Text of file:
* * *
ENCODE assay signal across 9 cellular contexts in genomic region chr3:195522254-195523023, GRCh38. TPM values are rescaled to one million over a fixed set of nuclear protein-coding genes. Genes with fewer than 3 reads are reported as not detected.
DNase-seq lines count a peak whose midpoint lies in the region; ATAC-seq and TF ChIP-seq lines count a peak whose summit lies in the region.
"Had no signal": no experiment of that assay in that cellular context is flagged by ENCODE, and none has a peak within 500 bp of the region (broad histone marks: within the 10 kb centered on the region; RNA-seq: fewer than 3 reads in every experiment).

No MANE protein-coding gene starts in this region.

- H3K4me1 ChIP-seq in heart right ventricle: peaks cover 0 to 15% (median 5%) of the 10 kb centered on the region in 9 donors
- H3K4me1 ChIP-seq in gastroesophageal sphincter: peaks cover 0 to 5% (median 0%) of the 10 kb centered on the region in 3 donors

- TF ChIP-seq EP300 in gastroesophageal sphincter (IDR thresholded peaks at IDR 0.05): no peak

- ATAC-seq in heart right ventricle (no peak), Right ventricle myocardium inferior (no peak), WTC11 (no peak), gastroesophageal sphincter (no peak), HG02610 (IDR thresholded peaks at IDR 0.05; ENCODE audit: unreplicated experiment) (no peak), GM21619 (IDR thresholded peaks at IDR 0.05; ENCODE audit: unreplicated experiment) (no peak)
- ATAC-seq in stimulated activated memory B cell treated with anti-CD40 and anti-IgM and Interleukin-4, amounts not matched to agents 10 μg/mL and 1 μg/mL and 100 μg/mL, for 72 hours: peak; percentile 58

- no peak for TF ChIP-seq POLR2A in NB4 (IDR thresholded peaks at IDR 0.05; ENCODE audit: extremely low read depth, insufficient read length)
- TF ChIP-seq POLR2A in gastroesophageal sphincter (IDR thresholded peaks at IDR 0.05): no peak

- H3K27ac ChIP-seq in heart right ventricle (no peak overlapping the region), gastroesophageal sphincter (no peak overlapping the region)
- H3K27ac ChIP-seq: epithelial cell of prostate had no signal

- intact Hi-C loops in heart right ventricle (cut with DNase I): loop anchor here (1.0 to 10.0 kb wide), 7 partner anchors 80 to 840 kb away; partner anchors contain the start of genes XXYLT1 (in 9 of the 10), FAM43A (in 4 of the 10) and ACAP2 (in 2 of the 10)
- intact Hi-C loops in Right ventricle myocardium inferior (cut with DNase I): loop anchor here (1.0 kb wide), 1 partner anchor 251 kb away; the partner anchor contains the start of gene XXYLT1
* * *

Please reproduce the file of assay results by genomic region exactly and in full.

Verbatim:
ENCODE assay signal across 9 cellular contexts in genomic region chr3:195522254-195523023, GRCh38. TPM values are rescaled to one million over a fixed set of nuclear protein-coding genes. Genes with fewer than 3 reads are reported as not detected.
DNase-seq lines count a peak whose midpoint lies in the region; ATAC-seq and TF ChIP-seq lines count a peak whose summit lies in the region.
"Had no signal": no experiment of that assay in that cellular context is flagged by ENCODE, and none has a peak within 500 bp of the region (broad histone marks: within the 10 kb centered on the region; RNA-seq: fewer than 3 reads in every experiment).

No MANE protein-coding gene starts in this region.

- H3K4me1 ChIP-seq in heart right ventricle: peaks cover 0 to 15% (median 5%) of the 10 kb centered on the region in 9 donors
- H3K4me1 ChIP-seq in gastroesophageal sphincter: peaks cover 0 to 5% (median 0%) of the 10 kb centered on the region in 3 donors

- TF ChIP-seq EP300 in gastroesophageal sphincter (IDR thresholded peaks at IDR 0.05): no peak

- ATAC-seq in heart right ventricle (no peak), Right ventricle myocardium inferior (no peak), WTC11 (no peak), gastroesophageal sphincter (no peak), HG02610 (IDR thresholded peaks at IDR 0.05; ENCODE audit: unreplicated experiment) (no peak), GM21619 (IDR thresholded peaks at IDR 0.05; ENCODE audit: unreplicated experiment) (no peak)
- ATAC-seq in stimulated activated memory B cell treated with anti-CD40 and anti-IgM and Interleukin-4, amounts not matched to agents 10 μg/mL and 1 μg/mL and 100 μg/mL, for 72 hours: peak; percentile 58

- no peak for TF ChIP-seq POLR2A in NB4 (IDR thresholded peaks at IDR 0.05; ENCODE audit: extremely low read depth, insufficient read length)
- TF ChIP-seq POLR2A in gastroesophageal sphincter (IDR thresholded peaks at IDR 0.05): no peak

- H3K27ac ChIP-seq in heart right ventricle (no peak overlapping the region), gastroesophageal sphincter (no peak overlapping the region)
- H3K27ac ChIP-seq: epithelial cell of prostate had no signal

- intact Hi-C loops in heart right ventricle (cut with DNase I): loop anchor here (1.0 to 10.0 kb wide), 7 partner anchors 80 to 840 kb away; partner anchors contain the start of genes XXYLT1 (in 9 of the 10), FAM43A (in 4 of the 10) and ACAP2 (in 2 of the 10)
- intact Hi-C loops in Right ventricle myocardium inferior (cut with DNase I): loop anchor here (1.0 kb wide), 1 partner anchor 251 kb away; the partner anchor contains the start of gene XXYLT1